The next time you walk into a grocery store, take a moment to think about the fact that 50 percent of the items you see contain palm oil. Despite its ubiquity and familiar presence on ingredient lists, palm oil is a foreign, tropical product that most North Americans know very little about. Did you ever wonder where it comes from? How it’s grown and processed? Who handles it along the way? Do you know what a palm fruit looks like?
Last month, TreeHugger contributing writer Katherine Martinko traveled to Honduras as a guest of the Rainforest Alliance. This slideshow provides an overview of the production process that Katherine saw at Hondupalma, the world’s first certified sustainable palm oil cooperative.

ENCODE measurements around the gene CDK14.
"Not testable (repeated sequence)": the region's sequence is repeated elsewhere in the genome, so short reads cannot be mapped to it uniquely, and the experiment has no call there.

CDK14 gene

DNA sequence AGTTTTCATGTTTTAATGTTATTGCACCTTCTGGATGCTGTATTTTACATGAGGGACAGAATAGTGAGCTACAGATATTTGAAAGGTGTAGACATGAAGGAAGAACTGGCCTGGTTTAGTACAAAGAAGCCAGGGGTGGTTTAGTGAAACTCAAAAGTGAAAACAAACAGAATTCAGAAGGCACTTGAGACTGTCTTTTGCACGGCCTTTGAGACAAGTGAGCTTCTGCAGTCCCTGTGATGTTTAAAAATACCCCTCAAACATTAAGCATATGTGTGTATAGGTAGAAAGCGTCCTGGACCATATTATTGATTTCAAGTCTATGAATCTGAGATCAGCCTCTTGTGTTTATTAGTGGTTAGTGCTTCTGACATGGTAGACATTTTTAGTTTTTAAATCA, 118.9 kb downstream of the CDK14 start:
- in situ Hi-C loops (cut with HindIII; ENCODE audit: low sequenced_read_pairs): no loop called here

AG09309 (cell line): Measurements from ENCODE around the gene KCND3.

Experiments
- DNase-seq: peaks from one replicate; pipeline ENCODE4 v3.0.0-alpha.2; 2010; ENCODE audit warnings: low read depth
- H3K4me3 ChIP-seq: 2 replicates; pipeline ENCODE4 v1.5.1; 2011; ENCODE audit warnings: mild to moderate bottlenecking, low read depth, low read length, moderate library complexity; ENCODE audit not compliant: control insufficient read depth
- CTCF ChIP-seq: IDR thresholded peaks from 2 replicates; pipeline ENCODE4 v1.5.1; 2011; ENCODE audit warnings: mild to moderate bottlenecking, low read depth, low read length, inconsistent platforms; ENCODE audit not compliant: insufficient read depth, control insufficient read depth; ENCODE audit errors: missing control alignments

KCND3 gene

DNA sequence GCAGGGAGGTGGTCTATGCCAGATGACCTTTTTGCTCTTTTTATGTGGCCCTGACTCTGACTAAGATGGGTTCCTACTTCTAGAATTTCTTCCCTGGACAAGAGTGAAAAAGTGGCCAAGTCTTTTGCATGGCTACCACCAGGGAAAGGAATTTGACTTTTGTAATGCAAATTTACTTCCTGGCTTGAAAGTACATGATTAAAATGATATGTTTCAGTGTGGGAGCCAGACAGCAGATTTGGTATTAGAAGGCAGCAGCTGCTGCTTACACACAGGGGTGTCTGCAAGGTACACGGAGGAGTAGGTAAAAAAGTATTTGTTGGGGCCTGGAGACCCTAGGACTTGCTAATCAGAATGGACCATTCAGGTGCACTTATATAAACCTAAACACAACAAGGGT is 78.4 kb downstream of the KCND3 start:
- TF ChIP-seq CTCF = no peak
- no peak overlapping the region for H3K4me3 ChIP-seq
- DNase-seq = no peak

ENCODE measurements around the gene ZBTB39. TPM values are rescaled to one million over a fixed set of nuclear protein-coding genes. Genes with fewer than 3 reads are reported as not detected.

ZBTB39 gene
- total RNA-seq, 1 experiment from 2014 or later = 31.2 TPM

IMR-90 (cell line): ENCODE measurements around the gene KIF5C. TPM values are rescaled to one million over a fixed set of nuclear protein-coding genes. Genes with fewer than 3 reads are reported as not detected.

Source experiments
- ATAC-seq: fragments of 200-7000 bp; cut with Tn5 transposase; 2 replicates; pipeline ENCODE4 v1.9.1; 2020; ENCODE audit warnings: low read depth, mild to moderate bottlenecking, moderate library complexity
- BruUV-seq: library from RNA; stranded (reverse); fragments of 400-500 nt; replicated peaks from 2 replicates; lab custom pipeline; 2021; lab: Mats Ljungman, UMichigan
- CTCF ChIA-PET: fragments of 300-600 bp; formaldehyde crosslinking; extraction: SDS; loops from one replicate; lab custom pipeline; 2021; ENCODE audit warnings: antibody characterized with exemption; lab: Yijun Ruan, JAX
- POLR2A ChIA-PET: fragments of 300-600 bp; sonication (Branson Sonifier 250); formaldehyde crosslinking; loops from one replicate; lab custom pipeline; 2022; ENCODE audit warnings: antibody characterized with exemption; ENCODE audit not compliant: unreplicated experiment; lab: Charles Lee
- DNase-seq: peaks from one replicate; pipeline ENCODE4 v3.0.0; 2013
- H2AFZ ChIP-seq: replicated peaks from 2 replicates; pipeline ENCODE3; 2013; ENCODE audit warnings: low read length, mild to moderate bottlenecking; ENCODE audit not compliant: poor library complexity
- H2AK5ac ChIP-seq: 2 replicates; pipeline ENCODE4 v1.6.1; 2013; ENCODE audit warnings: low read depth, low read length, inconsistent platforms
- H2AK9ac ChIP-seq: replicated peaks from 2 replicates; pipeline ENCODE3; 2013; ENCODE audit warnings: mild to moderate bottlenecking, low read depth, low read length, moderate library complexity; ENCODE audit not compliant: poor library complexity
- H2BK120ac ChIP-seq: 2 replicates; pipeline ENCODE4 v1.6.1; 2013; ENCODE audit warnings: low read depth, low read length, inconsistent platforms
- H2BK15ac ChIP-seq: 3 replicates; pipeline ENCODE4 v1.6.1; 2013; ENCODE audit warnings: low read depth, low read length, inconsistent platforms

This is a mature palm plantation that’s reaching end of life. Oil palms are able to produce fruit for harvest within 4 to 6 years of planting, if fertilized well. Life expectancy is 28 to 30 years on average, at which point they are usually 40 feet / 12 metres high and it becomes too hard to harvest the heavy fruit bundles using extension poles. The palms are injected with pesticide, which kills the tree from within, and eventually they get bulldozed in order to make room for new oil palms.